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Archiver > Scotch-Irish > 2004-11 > 1101755153


From: "Linda Merle" <>
Subject: Notes on Derrykeighan (a parish in Antrim): McKinny (McKinney) , Adams
Date: Mon, 29 Nov 2004 11:05:58 -0800


From "History of Derrykeighan"

Early history of the parish:
"The same writer quotes a tract mentioned by Reeves as written some time before A.D. 800 by Aengus the Culdee, which says, “Bronoch, daughter of Milcon, with whom Patrick was in bondage, was the mother of Mochae of Aendrum,…. and of Colman Muillium of Daire, Chaechain in Dalriada,” and as Mochae was converted to Christianity by St. Patrick, 460 has been fixed as the date of the introduction of Christianity into this parish. St. Colman was the patron saint of Derrykeighan Church and parish."

"DANIEL ADAMS, 1752. This family was of Kilmoyle, near Benvarden, but have gone to America, where they are to be met with in Pittsburgh, Pennsylvania."

"In 1754 M’Auley granted perpetuity leases to the tenants of Derrykeighan, their names being Samuel Simpson and James Johnston. Perpetuity leases were granted to the occupiers of Carnaff and Lisnabragh in 1763, when Carnaff was held by the M’Kinneys and Chestnuts, whilst Lisnabragh was held by Peter Gamble, John Nevin, William Bressall, Francis Jamison, Daniel Downey, James Wreath, and another. After M’Auley’s death these lands were purchased by Lord Caledon, who in the twenties of the last century sold his interest in Derrykeighan and Carnaff to John Montgomery, Benvarden, and Lisnabragh to James Boyle, banker, Ballymoney. It is worthy of note that neither a M’Kinney or Chestnut now own an acre of land in Carnaff. The last of the M’Kinneys to hold a farm here was Samuel, who died in 1882, a man of a superior education, but of indolent habits, and a most accurate land surveyor. The tradition among the M’Kinneys is that several brothers came from Inverness early in the seven!
teenth century. Two settled in the Derrykeighan district, one at Feigh, Dunseverick, and one at Sheeans, Armoy. The name has still been variously pronounced or spelled M’Kinney, M’Elhinney, M’Kenzie, and Kinney. There is an armorial stone in Ballintoy belonging to the Dunseverick family, whilst a plot of ground at the west wall of Derrykeighan churchyard is the family sepulchre of many M’Kinneys, about whose kinship there can be no doubt. The oldest date on any stone belonging to this family here is 1742. The Chestnuts buried at the south wall of the old church, where a stone green with age and only partly legible, bears the name Samuel Chestnut, 1734. On the other side of the stone there is a representation of a man ploughing. Tradition has fastened round this the story that a tenant of this grave was killed while ploughing. The Chestnuts of Carnanreagh, Bushmills – doubtless descendants – bury here. In Derrykeighan there is a field known as the “Craig of Vengeance”, situat!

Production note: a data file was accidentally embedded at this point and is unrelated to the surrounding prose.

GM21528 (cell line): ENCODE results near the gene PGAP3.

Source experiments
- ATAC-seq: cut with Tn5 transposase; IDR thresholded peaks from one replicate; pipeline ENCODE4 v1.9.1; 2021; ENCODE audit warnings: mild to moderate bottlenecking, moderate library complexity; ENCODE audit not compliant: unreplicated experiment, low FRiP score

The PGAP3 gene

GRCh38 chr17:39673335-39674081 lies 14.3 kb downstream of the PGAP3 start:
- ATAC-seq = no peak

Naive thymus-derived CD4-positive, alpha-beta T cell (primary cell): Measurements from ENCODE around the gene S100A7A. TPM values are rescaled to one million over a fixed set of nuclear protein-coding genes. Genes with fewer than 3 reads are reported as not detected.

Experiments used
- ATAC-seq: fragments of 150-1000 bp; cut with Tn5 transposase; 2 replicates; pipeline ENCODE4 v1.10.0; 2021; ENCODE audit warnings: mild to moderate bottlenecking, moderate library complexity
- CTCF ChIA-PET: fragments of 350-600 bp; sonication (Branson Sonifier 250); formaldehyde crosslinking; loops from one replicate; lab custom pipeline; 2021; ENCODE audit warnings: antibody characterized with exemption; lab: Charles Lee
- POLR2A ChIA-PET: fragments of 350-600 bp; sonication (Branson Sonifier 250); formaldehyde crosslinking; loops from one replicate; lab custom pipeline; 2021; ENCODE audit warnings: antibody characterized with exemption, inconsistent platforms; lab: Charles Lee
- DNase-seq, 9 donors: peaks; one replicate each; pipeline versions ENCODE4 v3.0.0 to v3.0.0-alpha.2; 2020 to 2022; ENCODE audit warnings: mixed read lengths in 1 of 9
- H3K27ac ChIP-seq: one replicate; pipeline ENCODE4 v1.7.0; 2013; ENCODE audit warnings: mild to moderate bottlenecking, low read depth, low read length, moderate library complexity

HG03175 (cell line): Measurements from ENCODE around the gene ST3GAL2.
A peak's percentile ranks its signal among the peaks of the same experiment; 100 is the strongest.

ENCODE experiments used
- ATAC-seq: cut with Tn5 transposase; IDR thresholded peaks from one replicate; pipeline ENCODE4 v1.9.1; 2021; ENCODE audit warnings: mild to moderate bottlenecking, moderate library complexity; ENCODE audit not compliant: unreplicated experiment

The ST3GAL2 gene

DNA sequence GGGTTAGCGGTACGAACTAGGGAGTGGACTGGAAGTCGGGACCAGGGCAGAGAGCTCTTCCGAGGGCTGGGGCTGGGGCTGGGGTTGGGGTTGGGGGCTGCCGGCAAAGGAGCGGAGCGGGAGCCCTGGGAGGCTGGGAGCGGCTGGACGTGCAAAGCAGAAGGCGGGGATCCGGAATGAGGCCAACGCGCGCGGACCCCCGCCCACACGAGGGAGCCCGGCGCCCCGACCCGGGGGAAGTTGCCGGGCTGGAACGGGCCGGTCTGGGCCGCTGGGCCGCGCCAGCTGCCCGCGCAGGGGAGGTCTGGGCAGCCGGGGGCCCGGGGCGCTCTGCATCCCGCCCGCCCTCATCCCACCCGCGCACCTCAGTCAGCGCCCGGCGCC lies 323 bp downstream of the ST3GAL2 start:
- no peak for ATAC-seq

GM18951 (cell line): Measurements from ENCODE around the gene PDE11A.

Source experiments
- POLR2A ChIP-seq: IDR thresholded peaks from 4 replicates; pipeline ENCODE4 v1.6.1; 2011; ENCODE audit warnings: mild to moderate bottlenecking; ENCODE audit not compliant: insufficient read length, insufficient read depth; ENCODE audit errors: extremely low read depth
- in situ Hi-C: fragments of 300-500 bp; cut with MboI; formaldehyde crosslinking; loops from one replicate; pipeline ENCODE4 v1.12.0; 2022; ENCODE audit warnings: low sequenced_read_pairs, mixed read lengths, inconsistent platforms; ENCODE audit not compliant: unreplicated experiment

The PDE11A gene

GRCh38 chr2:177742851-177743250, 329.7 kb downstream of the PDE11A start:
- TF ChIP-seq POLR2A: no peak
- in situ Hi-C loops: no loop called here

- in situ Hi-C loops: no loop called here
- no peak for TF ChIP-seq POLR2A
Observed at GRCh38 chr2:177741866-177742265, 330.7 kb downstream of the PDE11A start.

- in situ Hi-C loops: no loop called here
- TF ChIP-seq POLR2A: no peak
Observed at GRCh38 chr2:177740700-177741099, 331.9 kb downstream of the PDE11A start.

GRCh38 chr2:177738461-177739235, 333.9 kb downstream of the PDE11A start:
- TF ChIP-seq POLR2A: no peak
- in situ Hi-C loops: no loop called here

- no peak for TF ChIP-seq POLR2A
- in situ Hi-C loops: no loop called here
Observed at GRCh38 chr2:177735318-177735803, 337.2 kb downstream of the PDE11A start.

ed beside the “Cross Hill.” The folk-lore of the locality, which is hardly ever at a loss to give an account of the origin of names, is entirely silent on these, and as both are very near what is known as “The Holy Knowe”, in Ballyhivistock, all probably took their origin from some religious quarrel, whose history has been lost in the chaos of the past. There was formerly an earthen fort in the field of Robert Nevin, Carnaff, which has been long since removed.

"KNOCKAVALLEN, COOLE, STRONE.–Early in the eighteenth century the Rowans held these lands, and shortly after 1734 appear to have bought from Lord Antrim, about which time the tenants were:- Upper Strone – Samuel Boyd, Widow Kennedy, sen., Robert Woodside, Samuel Neill, Widow Kennedy., jun. Lower Strone – Robert Thomson, William Smith, Widow Borland, Widow Stewart, John Thomson, Widow Chestnut. Coole – Archie M’Mullan, Marmaduke Jamison, Daniel Cochrane, John Walker. – Knockavallen – Widow Matthews, James Ross, John Matthews. Each of these divisions then paid a chief rent to Lord Antrim of £6, making £24 in all. Coole and Knockavallen, and part of Strone, have been sold to the occupying tenants by Colonel J.J. Rowan, Mount Davys, Cullybacky."

From "Annals of Derrykeighan" - history of the Rev James McKinney, of later fame in the USA:

"...the Houstonites continued till the Reformed Presbytery on 4th October, 1783, ordaining the Rev. James McKinney for Carnaff, at Dervock. [Raid IIL, 364.J]

"His ministry terminated abruptly in 1793, for, preaching to a large open-air meeting at Ballinaloub, he took as his text, Ezek. xxi., 27 : "I will overturn, overturn, overturn it," and delivered " an inflammatory discourse," applying

- 47 -
the teat to the overturning of the British Government.
Preachers sometimes complain that their sermons fall on listless ears, but it was not so with Mr. McKinney. Some of the loyalists among his audience reported his expressions; and he found it convenient to betake himself hastily to America, and there became a very distinguished minister [Reid III., 364] at Rocky Creek, S.C., and died 16th September, 1802. A ballad composed in his honour by a local poet is now lost to history, save a few lines, one of which concluded each verse, declaring that
“At Ballinaloub he played the man."

"No successor was found for him till the troubles of '98 were past; but on 5th September, 1804, the Rev. W. J. Stavely was ordained at Carnaff in the open air."

Linda Merle




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